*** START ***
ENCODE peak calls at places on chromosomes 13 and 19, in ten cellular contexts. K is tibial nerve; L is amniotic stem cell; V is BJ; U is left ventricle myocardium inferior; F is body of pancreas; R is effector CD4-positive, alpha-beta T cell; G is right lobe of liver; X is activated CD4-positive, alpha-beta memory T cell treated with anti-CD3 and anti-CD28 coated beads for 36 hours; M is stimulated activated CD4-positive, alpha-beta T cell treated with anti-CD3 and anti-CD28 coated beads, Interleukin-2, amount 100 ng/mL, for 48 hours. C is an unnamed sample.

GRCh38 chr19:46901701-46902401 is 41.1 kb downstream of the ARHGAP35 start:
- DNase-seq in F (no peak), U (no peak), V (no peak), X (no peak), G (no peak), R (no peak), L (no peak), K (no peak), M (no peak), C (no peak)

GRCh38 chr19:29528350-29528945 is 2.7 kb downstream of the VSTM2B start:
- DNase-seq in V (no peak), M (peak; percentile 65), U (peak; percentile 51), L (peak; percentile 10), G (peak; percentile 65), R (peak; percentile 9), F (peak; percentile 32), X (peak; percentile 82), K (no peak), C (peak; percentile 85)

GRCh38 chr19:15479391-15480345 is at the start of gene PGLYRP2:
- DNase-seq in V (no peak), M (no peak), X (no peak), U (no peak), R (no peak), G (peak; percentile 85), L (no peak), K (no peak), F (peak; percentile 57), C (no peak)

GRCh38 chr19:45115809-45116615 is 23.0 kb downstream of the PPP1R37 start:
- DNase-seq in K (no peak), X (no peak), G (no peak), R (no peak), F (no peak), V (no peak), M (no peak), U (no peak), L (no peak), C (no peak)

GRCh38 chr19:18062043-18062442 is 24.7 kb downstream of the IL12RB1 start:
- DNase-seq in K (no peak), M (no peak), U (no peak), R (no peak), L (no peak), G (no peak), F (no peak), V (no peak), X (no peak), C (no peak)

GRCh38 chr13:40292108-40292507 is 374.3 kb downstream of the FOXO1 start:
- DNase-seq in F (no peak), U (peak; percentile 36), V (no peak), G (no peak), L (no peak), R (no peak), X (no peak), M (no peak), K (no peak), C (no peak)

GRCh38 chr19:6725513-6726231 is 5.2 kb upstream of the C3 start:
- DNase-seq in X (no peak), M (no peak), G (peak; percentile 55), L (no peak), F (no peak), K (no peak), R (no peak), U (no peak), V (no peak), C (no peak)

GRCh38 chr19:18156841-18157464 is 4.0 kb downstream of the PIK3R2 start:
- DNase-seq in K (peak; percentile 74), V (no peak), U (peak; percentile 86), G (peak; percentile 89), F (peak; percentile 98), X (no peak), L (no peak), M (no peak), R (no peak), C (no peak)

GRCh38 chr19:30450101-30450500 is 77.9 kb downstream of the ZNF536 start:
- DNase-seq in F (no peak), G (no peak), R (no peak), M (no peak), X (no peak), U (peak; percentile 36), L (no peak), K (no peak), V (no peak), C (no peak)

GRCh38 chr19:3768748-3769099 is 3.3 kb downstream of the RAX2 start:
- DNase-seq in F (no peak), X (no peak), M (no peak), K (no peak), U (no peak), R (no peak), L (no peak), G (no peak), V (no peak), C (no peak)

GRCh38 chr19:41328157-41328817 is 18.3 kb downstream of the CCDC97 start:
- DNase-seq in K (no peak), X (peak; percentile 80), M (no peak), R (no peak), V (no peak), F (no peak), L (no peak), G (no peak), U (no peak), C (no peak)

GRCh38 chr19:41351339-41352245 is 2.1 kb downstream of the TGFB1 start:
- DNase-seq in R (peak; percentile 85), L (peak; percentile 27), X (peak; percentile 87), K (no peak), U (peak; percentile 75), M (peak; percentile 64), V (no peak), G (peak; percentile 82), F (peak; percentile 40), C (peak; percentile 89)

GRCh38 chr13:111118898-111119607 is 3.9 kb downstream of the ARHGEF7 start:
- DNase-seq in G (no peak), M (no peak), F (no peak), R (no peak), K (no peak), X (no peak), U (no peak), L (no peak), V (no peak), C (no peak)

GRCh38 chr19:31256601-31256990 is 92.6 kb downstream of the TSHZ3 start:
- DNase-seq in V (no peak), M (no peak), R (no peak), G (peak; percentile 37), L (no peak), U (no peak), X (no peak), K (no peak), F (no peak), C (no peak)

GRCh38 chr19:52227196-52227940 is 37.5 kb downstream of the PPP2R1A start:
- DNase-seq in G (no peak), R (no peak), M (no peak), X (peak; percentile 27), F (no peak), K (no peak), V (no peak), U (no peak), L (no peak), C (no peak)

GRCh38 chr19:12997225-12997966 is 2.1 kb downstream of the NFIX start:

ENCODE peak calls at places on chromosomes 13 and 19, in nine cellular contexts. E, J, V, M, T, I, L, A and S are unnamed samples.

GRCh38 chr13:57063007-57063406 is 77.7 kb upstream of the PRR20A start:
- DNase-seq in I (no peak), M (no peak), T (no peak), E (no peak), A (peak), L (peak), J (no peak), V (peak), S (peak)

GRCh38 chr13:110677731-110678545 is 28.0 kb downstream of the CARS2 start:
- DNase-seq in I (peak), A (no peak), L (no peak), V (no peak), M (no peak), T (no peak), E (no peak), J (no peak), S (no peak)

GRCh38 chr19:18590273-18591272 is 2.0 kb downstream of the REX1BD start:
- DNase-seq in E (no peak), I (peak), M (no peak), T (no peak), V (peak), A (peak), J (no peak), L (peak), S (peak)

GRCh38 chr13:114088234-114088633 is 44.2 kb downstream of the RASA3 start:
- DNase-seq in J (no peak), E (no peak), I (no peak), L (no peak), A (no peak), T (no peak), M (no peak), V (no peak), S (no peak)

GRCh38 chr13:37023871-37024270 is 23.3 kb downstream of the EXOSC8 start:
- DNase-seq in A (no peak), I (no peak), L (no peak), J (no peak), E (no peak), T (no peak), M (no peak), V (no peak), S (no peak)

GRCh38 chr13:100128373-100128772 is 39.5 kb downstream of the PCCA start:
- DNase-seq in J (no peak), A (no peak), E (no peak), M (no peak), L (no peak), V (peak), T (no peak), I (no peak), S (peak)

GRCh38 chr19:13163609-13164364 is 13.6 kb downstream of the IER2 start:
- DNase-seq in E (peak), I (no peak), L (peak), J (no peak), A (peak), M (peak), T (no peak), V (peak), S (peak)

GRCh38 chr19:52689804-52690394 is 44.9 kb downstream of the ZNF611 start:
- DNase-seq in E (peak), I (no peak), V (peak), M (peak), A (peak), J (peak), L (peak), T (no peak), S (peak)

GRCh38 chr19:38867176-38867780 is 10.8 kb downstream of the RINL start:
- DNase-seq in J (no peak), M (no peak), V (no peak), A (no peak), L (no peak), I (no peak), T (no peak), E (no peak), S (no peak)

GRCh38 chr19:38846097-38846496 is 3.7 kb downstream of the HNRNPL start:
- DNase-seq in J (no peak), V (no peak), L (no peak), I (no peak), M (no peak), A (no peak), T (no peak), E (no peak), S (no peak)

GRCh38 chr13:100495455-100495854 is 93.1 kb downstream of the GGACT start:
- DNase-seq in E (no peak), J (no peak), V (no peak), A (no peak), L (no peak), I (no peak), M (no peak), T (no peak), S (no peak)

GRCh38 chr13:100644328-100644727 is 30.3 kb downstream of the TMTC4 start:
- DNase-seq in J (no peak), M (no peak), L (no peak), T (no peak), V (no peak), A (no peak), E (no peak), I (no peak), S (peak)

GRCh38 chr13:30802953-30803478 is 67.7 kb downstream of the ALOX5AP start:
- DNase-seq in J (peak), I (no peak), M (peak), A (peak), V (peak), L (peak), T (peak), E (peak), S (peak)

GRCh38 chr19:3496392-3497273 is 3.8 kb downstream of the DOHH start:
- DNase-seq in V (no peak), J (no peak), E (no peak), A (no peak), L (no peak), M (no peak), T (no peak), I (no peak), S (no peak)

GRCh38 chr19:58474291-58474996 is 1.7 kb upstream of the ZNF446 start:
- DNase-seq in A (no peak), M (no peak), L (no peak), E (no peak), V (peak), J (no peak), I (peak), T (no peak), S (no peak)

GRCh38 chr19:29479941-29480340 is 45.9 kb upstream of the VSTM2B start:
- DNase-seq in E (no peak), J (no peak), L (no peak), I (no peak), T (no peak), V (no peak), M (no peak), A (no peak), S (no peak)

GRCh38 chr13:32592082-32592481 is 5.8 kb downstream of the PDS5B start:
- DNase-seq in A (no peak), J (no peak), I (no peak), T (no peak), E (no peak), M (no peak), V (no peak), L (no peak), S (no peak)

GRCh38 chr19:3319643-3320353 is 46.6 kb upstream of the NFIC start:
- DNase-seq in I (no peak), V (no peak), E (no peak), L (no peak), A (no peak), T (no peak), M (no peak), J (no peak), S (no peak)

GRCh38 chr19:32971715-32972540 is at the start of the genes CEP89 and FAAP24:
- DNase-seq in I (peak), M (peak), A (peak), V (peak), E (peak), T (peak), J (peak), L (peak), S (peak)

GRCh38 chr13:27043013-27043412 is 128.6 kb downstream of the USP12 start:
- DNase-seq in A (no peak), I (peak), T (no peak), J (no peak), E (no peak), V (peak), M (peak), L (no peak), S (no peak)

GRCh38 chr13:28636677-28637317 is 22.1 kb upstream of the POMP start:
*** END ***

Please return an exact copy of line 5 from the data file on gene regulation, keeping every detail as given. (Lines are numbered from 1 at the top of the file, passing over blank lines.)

- DNase-seq in V (no peak), M (peak; percentile 65), U (peak; percentile 51), L (peak; percentile 10), G (peak; percentile 65), R (peak; percentile 9), F (peak; percentile 32), X (peak; percentile 82), K (no peak), C (peak; percentile 85)